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‘Esther’s Notebooks’ (Pantheon Graphic Library, review)

Written and Illustrated by by Riad Sattouf
Published by Pantheon Graphic Library
Release Date: January 24, 2023


French cartoonist Riad Sattouf is new to me but the format of his new collection, Esther’s Notebooks is not.

It’s a variation on the theme perhaps most memorably utilized in the late Jack Mendelsohn’s comic strip, Jackys Diary (no apostrophe).

I worked behind-the-scenes on the Yoe Books collection of that strip a few years back. It’s essentially the musings of a little boy on how he interprets the language and events of the world around him.

Esther’s Notebooks are the supposedly true musings of a little girl on the language and events in the world around her.

The difference is that in Mendelsohn’s case, Jacky was meant to be him when he was little. In Esther’s case, Esther’s sometimes funny, sometimes sad, sometimes pithy, and sometimes clueless, ruminations come second hand.

We are told that Sattouf spent three years meeting with a friend’s chatty daughter, from ages 9-12, with the artist apparently taking extensive notes and then translating everything she told him into Esther’s Notebooks.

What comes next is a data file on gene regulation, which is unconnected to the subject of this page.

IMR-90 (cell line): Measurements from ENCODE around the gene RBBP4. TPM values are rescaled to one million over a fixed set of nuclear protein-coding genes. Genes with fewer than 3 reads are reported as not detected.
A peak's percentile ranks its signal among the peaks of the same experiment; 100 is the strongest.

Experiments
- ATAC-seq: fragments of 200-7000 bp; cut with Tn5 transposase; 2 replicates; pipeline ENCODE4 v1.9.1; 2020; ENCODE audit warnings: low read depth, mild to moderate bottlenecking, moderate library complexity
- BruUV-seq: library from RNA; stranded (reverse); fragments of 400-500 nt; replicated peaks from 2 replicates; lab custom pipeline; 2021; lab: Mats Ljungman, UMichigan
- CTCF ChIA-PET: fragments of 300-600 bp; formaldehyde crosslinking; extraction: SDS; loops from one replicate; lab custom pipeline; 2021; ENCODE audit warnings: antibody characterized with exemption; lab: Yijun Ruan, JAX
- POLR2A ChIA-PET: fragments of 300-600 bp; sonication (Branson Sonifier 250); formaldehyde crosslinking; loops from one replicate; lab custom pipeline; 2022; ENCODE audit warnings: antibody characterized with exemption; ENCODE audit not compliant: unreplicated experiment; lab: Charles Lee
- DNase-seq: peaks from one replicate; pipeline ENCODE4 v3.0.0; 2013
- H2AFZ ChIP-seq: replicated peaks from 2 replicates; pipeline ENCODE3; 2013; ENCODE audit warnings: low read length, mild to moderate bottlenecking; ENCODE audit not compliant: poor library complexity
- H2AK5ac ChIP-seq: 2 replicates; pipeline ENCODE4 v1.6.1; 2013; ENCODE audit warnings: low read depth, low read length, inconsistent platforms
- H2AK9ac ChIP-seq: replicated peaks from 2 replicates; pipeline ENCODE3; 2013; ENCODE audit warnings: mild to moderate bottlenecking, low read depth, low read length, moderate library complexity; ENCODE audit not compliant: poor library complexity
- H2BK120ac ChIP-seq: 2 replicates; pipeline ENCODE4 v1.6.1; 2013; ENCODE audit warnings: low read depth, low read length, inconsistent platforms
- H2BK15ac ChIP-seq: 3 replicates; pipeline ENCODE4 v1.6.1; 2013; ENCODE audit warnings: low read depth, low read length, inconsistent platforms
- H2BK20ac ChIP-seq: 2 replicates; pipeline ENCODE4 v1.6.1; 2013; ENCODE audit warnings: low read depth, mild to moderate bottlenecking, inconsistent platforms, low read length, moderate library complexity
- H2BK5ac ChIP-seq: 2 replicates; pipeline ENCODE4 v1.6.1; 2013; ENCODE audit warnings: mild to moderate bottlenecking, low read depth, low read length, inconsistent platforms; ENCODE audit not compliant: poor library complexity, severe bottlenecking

This book is a delightful compilation of the three original volumes, now translated into English. While some of the episodes of little Esther’s life are sad, others are quite delightful and silly, and all of them strike universal chords. Just like real childhood—which we adults often forget—Esther’s life gets pretty scary at times, and is often NSFW, mostly language-wise, but with some gore and other things as well. As a semi-realistic book about children, this book is not meant FOR children.

She’s a good kid, though—neither an angel nor a brat. We meet her father, her mother, her brothers, her friends, her frenemies, her idols, her teachers, her imaginary boyfriends, etc. The strips deal mainly with her school life and her home life during those formative tween years.

Sattouf, too, seems a “good kid.” While at first, the whole idea of Esther’s Notebooks felt intrusive to me—literally having this little girl provide 100% of the material for your comic strip for years—his execution quickly won me over.

Sattouf is one of those cartoonists who makes it all look simple and effortless. There’s no separate listing for a colorist so I assume the author gets credit for that as well, and the spare use of mostly muted colors adds immeasurably to the book’s overall feel.

Presuming that much of the dialogue was patterned after the real girl’s and not word for word transcription, Sattouf shows a real ear for being able to write LIKE a little girl, too! Similarly, translator Sam Taylor has done an excellent job here as it all sounds realistic, even in English.

There was actually a French animated version of Esther’s Notebooks, too, and subtitled episodes can be found online on YouTube. It’s good! And so is this collection. I think Jack Mendelsohn would have enjoyed it!

Booksteve recommends.



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